FO: Ups + Downs crochet blanket

Suzie Blackman
Monday, 9 November 2020
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It feels like a long time since I last posted a finished object, and while that’s had a lot to do with not having much free time or energy during lockdown, it’s also because I got carried away with this one!

Ups + Downs blanket hanging on bannister

The pattern is Ups + Downs by Katy Stevens (the talented dyer behind Harbour Crochet/Indie Yarn Club). If you like the look of it now is a great time to buy because the designer is currently donating 100% of the proceeds to a refugee fundraiser in her local area of Folkestone.

I set myself a challenge at the start of the year to learn to crochet “properly”, i.e. commit it to muscle memory so I don’t have to look at a book or ask for help every time I pick up a hook. This wasn’t my first attempt, but it was the first time I felt like everything came together and I got past that stage of holding the yarn within an inch of its life for fear of dropping those little loops. The biggest hurdle was getting used to holding the yarn to the left, everything got a lot faster from that point on. Before I knew it, I had a bedspread.

Having built up confidence, I was able to make each square without thinking too much and I could focus my attention instead on creating interesting colour combinations. Even as someone who works with colour every day, the project taught me a huge amount about the effects colours have on each other.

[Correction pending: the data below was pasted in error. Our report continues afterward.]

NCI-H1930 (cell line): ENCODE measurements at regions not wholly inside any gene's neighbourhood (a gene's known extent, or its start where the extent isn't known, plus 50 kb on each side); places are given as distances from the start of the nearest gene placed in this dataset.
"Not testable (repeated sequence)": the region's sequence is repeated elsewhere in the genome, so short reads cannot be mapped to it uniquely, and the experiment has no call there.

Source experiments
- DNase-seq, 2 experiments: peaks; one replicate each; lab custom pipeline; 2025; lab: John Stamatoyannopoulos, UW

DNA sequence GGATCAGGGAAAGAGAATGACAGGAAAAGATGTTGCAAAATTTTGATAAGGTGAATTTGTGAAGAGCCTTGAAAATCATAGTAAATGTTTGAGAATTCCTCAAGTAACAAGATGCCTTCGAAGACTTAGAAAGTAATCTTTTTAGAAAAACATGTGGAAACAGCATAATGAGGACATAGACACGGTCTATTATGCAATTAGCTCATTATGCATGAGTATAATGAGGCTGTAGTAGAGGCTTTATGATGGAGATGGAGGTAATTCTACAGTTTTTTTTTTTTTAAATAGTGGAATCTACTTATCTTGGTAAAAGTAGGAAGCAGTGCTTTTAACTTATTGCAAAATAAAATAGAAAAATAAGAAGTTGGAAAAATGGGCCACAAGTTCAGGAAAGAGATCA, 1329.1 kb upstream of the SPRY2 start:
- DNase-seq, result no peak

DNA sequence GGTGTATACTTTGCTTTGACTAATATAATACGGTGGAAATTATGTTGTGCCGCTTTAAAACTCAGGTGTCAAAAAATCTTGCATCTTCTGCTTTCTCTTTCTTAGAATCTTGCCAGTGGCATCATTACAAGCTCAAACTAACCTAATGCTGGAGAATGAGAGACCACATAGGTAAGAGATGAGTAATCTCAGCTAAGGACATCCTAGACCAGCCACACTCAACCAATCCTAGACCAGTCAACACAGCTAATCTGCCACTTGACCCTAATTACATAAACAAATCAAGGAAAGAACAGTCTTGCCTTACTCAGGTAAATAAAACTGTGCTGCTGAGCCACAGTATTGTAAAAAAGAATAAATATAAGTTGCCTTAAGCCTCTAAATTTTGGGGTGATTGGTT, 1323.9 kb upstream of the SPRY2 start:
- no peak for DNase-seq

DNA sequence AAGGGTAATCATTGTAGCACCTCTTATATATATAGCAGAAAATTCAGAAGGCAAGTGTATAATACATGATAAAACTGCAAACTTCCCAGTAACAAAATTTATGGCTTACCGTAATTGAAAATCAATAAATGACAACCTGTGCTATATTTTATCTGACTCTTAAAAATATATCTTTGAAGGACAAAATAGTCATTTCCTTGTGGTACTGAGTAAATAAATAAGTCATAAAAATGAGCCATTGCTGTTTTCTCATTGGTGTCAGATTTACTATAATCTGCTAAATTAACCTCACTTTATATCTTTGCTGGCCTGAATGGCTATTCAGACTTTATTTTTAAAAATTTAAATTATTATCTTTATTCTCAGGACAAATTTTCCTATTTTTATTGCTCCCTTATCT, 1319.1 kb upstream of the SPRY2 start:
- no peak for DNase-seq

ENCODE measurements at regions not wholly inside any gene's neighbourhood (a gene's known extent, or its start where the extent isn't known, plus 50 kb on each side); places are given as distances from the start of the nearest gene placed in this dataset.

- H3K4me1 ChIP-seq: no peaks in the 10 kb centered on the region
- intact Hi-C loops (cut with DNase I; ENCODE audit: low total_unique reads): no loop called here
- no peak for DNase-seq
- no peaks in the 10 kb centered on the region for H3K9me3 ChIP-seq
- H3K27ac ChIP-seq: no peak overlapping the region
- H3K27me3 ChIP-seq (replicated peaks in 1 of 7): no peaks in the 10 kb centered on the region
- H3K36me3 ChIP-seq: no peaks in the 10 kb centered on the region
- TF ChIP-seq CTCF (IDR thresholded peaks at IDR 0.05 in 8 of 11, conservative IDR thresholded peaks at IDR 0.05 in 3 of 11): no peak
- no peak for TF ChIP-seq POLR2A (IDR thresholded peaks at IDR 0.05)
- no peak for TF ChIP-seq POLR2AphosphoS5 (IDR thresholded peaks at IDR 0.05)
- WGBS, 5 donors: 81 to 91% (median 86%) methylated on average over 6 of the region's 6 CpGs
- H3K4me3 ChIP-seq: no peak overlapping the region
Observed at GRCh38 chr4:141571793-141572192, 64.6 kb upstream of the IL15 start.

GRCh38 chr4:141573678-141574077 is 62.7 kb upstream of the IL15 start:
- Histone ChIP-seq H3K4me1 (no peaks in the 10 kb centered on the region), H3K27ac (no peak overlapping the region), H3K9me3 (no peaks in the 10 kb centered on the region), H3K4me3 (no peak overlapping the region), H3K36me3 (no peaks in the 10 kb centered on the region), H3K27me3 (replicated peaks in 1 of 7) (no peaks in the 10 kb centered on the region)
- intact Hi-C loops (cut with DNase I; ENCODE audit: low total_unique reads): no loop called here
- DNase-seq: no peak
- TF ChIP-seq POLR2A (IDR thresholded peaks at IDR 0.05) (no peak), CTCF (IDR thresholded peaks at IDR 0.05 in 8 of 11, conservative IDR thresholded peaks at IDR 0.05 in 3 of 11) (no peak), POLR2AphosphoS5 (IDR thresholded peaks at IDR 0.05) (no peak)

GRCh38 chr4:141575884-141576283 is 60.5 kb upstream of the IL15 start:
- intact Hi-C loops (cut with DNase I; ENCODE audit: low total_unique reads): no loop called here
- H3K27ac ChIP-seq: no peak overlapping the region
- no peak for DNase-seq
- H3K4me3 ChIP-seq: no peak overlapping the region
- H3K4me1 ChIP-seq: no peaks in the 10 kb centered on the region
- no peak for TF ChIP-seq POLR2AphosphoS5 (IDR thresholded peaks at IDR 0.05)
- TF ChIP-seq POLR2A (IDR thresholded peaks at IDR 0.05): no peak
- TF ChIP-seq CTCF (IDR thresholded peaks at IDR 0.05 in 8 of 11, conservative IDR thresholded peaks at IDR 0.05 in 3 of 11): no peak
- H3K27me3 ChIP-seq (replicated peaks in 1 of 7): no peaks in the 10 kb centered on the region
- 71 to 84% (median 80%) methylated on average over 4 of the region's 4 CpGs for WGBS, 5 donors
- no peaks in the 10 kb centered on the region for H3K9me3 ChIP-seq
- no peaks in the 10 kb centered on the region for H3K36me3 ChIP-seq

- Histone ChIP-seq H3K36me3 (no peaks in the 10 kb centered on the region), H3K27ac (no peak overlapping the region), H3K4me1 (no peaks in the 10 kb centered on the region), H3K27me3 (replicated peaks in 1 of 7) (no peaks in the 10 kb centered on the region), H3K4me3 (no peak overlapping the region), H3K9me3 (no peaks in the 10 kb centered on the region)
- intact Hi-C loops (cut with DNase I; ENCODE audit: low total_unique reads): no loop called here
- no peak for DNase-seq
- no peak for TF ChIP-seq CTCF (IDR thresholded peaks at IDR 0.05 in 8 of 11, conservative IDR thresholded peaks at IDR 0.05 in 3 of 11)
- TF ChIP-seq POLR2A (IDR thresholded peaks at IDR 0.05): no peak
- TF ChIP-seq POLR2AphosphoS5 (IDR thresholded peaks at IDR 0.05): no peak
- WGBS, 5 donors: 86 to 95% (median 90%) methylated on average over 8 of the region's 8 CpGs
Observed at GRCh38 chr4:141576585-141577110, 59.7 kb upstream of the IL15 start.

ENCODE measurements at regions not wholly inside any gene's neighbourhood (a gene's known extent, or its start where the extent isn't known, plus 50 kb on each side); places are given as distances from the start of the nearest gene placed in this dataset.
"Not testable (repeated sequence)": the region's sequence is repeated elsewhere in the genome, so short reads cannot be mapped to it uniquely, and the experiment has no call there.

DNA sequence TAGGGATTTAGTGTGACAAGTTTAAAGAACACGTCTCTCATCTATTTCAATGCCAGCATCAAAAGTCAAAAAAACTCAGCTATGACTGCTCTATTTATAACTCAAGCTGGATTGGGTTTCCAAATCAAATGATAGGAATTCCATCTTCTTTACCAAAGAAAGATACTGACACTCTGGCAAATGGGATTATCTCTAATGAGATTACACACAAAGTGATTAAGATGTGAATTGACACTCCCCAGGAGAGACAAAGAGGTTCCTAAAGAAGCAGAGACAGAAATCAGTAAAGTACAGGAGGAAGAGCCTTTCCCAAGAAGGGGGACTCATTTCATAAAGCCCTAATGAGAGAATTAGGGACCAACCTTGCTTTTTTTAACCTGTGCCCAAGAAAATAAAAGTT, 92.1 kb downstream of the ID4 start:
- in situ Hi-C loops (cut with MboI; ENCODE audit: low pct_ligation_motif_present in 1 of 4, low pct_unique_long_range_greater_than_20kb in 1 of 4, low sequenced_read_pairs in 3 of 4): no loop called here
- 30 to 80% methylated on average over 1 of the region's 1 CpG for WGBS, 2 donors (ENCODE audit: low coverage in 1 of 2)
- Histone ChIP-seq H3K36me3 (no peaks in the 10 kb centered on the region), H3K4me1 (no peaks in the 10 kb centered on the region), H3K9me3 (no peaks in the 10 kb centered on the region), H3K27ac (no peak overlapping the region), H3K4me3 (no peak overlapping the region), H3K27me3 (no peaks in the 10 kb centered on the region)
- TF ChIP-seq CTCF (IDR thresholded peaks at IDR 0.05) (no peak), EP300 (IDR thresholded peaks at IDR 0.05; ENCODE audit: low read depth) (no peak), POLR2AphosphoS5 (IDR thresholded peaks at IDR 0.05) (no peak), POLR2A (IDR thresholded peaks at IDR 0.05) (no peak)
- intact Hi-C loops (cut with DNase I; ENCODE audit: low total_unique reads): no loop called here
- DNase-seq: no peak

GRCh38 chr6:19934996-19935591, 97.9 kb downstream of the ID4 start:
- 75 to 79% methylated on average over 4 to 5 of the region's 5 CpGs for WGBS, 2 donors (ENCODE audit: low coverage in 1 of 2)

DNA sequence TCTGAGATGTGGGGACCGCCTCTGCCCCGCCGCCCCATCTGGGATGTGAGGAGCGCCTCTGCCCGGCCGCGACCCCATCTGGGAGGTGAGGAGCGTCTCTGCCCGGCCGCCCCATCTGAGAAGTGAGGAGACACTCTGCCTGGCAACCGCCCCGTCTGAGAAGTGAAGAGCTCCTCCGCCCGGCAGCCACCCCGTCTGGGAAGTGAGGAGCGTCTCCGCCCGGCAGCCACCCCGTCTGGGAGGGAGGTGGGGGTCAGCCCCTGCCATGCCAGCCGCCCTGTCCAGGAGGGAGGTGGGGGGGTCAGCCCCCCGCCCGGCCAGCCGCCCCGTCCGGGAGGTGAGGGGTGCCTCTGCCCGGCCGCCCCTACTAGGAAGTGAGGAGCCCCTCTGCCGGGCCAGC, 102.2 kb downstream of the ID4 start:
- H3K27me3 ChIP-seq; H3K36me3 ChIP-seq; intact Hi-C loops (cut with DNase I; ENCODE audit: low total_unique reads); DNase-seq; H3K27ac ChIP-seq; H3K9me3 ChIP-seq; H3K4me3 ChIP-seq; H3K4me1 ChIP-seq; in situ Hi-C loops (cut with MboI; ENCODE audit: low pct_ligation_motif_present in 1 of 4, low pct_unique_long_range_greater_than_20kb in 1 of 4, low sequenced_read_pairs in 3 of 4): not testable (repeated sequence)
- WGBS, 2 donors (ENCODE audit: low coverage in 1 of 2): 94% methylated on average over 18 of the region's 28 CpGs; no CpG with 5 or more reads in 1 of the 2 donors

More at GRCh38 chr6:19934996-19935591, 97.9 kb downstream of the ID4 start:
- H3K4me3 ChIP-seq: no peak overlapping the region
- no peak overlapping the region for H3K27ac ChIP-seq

Close up of section of blanket flat

I broke all the rules, mixing commercial-dyed solid colours with hand dyed speckled and variegated shades. There’s even some glittery handspun art yarns in there. Some sections are thicker, some are thinner, and that’s fine.

Although it looks random, it has been carefully planned so that there’s a balance between light and dark, bright and neutral in every unique sequence. I found I needed a lot more yellow, white and light grey than I realised in order to lift and contrast with some of the darker shades.

Close up of edge of blanket on a table

It started off as a scrap-buster project, but I confess I dyed a few miniskeins especially for it and even bought a full size skein from another dyer because they had exactly the right shade of pink.

My thoughts on crochet as a knitter? Once you get the hang of it it’s very fast, so it’s ideal for large projects like this. It uses more yarn than an equivalent amount of knitting which is good for stash-busting. It’s easier than knitting to create colour-block effects and it’s generally a lot of fun. I’m wouldn’t say I’m a convert because there’s just something about knitted fabric that I’ll always prefer for garments, but I am definitely interested in finding out what else my little hook can do.

The author

Suzie Blackman

The dyer, designer, photographer, creative technologist and maker-of-things behind It's a Stitch Up. She lives in East London in a home filled with colour, fluff and house plants.

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